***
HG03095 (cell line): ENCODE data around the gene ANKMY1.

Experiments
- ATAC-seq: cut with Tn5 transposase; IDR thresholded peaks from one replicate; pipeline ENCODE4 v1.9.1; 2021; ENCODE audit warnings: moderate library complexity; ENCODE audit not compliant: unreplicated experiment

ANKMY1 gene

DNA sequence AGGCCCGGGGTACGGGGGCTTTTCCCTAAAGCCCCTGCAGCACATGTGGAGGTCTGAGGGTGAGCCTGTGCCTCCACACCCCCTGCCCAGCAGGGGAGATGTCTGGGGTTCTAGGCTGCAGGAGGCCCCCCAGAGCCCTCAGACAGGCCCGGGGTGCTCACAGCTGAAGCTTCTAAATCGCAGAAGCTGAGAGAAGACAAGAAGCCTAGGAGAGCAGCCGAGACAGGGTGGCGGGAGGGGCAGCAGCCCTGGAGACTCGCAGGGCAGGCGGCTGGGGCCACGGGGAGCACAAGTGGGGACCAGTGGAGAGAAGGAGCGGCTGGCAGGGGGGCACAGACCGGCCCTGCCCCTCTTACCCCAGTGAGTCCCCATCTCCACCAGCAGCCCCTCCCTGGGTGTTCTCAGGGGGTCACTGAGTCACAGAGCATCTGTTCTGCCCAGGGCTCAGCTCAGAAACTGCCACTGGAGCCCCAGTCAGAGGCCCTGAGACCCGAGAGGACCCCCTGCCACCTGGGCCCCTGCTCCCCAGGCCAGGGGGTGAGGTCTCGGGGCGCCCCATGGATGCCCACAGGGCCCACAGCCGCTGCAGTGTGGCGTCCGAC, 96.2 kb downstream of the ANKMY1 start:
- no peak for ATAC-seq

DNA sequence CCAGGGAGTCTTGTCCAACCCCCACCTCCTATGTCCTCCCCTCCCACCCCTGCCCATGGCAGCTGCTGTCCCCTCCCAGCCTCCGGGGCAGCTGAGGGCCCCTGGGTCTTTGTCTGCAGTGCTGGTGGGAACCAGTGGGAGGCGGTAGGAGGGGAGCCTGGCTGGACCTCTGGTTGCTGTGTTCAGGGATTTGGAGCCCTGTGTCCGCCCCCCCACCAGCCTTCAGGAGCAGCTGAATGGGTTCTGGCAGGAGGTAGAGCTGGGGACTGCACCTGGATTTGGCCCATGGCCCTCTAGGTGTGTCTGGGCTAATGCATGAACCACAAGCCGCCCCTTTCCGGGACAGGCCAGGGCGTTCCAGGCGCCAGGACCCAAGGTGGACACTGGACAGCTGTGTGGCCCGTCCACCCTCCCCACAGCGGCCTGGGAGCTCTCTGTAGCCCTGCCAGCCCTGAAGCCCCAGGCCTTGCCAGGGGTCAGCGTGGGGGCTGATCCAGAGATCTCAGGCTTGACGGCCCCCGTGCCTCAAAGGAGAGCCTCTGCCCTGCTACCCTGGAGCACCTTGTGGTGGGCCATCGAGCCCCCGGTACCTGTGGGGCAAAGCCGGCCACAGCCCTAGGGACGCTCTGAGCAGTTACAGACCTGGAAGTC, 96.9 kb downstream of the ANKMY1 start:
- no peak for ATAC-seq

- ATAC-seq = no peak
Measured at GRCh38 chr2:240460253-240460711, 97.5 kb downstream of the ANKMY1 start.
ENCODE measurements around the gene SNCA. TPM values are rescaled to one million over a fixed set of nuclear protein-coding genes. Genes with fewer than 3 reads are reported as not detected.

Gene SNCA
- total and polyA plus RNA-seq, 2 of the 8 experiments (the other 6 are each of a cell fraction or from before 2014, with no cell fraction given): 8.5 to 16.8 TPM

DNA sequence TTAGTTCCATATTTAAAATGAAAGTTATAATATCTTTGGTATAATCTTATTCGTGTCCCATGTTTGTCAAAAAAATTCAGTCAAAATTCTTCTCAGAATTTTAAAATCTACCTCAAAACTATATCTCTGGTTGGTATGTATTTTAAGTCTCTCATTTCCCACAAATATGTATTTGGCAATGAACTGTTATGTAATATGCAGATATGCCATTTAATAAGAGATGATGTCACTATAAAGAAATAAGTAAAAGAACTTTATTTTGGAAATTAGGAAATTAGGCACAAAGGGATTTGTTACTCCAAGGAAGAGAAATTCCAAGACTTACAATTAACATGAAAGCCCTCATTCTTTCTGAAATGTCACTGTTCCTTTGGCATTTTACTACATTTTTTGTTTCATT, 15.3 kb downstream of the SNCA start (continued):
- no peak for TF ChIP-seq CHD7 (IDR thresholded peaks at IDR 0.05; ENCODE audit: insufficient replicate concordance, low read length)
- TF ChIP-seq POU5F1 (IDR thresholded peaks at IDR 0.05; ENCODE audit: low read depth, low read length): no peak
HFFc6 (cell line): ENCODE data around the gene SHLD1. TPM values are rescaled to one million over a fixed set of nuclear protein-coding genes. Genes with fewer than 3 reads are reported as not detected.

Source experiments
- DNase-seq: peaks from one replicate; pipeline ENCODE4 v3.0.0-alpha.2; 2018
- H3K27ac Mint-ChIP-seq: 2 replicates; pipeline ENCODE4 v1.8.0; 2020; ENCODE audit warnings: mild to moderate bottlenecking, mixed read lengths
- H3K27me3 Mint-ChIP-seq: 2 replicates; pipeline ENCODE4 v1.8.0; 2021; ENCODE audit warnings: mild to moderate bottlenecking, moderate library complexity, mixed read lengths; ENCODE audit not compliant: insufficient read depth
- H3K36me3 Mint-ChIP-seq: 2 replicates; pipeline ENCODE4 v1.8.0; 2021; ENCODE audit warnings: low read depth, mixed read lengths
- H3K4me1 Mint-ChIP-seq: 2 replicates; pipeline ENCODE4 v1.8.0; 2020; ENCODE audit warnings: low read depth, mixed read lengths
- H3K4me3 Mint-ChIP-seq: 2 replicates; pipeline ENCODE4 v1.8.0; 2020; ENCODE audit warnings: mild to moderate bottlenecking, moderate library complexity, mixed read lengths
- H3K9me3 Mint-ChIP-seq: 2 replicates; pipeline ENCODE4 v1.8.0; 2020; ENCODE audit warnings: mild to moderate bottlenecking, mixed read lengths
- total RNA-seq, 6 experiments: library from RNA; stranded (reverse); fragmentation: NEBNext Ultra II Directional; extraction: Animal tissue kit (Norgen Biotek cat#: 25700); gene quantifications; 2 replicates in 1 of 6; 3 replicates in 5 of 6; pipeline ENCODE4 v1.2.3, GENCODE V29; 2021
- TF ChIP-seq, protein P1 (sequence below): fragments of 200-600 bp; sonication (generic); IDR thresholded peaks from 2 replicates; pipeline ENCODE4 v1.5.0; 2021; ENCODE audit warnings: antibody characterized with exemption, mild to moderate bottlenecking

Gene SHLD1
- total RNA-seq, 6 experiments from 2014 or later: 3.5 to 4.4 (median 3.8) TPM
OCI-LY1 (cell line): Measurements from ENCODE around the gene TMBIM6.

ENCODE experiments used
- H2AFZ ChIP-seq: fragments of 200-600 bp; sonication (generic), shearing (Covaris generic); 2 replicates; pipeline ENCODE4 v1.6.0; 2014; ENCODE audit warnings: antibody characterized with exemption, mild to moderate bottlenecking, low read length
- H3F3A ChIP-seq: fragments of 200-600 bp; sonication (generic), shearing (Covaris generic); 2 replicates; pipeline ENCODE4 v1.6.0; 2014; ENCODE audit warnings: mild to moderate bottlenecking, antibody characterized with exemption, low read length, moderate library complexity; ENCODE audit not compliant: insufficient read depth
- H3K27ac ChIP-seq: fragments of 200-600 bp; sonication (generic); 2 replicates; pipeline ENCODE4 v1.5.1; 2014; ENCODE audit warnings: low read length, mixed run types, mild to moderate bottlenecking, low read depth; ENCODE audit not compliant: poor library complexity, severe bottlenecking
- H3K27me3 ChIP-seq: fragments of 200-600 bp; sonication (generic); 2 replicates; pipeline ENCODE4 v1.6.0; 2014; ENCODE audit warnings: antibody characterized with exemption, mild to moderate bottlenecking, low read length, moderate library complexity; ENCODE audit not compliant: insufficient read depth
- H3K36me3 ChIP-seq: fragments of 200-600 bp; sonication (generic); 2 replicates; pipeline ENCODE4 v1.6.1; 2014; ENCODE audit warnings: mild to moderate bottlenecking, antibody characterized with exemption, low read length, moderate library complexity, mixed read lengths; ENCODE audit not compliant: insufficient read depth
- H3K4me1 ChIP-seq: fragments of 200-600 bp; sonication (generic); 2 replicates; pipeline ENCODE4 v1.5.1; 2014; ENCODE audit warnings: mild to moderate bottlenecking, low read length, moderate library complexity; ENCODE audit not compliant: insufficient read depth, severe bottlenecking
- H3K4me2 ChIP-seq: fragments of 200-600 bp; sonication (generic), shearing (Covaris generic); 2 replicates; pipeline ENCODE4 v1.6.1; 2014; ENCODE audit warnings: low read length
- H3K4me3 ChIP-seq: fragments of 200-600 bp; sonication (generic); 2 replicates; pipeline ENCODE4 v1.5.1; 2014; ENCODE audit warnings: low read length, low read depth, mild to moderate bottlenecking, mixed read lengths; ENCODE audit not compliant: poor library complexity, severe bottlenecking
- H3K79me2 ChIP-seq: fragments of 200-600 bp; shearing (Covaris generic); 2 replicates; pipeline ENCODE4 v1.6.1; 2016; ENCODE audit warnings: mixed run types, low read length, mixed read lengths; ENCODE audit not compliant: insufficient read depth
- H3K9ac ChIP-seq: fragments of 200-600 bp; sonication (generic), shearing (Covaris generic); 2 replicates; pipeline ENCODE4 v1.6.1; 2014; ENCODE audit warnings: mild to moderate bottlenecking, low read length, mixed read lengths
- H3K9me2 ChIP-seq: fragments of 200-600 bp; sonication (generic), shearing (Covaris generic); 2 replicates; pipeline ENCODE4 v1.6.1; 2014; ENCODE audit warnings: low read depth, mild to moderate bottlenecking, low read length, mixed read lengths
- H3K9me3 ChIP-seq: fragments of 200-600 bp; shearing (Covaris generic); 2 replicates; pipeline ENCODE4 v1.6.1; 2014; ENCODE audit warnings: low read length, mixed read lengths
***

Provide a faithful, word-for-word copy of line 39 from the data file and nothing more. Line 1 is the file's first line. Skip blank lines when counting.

- H3K4me3 ChIP-seq: fragments of 200-600 bp; sonication (generic); 2 replicates; pipeline ENCODE4 v1.5.1; 2014; ENCODE audit warnings: low read length, low read depth, mild to moderate bottlenecking, mixed read lengths; ENCODE audit not compliant: poor library complexity, severe bottlenecking